Startup giving away product early or hold out?


So we are a SaaS model new recruitng tool and weve been trying to acquire our first couple of major deals. I read alot of books on starting up and have advised start ups my whole career. At first we wanted to only show a basic trial but we ended up giving away free trial in order to attract people. How to measure the coast (s) of acquiring thoase initial customers in terms of time and effort to a start up?

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asked May 4 '11 at 07:19
Rich Goldstein
21 points
Top digital marketing agency for SEO, content marketing, and PR: Demand Roll

2 Answers


Well you can look at it as a cost of aquisition.

  • Costs of getting them to the site
  • Lost revenue from giving it away. Number of customers * monthly charge
But I think this is the wrong view to take. Really until you have a critical mass of users (paid or otherwise) these early adopters should be treated more like royality than a cost. They are taking the biggest risk because generally your still learning about the product, the market, the real needs of the users. There is a high chance you will disappear again or not end up servicing all their needs.

I'm not sure what your service is but I would suggest remodelling your pricing model so that you have a free "entry level" and then advanced features or high number of users per account that you can charge for.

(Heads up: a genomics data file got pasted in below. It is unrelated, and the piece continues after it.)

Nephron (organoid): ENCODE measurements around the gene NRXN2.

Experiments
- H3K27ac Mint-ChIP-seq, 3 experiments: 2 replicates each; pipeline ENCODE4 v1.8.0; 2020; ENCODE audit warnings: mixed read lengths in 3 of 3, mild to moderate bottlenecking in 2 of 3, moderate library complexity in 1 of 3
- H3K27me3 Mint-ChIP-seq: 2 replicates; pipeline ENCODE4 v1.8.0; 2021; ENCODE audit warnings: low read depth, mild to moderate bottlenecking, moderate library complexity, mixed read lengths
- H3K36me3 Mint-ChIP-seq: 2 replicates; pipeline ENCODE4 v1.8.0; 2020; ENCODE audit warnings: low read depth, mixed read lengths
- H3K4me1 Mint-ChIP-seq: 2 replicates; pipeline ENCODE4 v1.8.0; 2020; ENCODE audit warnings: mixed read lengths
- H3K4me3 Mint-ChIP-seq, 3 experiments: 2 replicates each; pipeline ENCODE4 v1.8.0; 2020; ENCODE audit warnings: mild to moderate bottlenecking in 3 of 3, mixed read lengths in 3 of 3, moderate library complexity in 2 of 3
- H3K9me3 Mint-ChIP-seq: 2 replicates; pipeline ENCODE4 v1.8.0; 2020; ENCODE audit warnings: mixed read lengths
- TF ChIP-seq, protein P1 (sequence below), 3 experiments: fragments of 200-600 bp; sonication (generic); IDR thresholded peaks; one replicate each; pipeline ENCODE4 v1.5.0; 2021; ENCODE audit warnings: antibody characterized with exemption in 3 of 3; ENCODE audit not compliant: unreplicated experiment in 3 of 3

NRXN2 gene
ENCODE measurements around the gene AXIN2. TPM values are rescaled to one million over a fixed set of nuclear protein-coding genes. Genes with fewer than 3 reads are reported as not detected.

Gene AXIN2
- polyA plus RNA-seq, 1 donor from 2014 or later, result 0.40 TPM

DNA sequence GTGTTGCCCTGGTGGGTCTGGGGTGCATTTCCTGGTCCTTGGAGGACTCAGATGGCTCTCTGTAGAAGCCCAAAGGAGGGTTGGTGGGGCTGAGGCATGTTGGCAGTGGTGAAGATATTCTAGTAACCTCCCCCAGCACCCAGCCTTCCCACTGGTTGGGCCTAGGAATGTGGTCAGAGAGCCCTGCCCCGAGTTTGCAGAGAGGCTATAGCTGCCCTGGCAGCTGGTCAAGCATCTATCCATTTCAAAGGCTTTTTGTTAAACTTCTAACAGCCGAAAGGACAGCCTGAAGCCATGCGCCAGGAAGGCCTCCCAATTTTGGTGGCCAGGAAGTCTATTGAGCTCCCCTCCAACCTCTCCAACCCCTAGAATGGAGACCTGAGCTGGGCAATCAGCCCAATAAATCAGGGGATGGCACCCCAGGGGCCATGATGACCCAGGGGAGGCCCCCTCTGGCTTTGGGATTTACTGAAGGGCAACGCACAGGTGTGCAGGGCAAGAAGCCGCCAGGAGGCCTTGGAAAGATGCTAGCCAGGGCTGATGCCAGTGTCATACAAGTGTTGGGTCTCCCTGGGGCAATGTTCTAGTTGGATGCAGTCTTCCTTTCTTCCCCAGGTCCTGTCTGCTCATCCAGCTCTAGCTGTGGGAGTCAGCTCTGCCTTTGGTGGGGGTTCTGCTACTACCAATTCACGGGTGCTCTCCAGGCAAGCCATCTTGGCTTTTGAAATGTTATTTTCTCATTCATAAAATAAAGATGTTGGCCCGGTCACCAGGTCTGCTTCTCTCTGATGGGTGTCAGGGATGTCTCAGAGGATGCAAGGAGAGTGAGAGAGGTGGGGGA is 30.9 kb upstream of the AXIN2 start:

This seems to be the dominant strategy for most Saas operators.

Also have a look at ZenDesk or UserVoice, they both have good examples of Saas models plus it they have a key feature your going to need in order to be successful: a feedback mechanism.

answered May 4 '11 at 09:02
Robin Vessey
8,394 points


If you have users who are unwilling to pay for your product, then you probably have users who don't quite understand the value it brings. You probably don't understand the value either. Because if you did, you would communicate the value clearly. And if your users understood the value, they would be happy to pay the price.

There is nothing wrong with not knowing the value of your product or not being able to communicate it. For new products, it is very hard to tell what is truly valuable to the users. Sometimes you need real users using your product and storing their data with your product so that you can understand what they truly value. This information can be used to pivot your business to achieve a better and profitable product-market fit.

One exception to this rule is what I call "broker" products. That is where you broker access from one set of users to another set of users. e.g. buyers & sellers, or employers & job-hunters. In that case, you need to give free access to one set of users and charge the other set of users for access to your app and the first set of users.

Another exception is data gathering and data analysis products. In this situation, you give users free access to the product because they are contributing data to your web app which is marginally useful to them personally, but is much more useful to them in the aggregate. The true value of the product is seen when you generate a "report" or some other digest of aggregate data, and that report should be price to help your business turn a profit.

answered Jun 6 '11 at 14:13
Jay Godse
381 points

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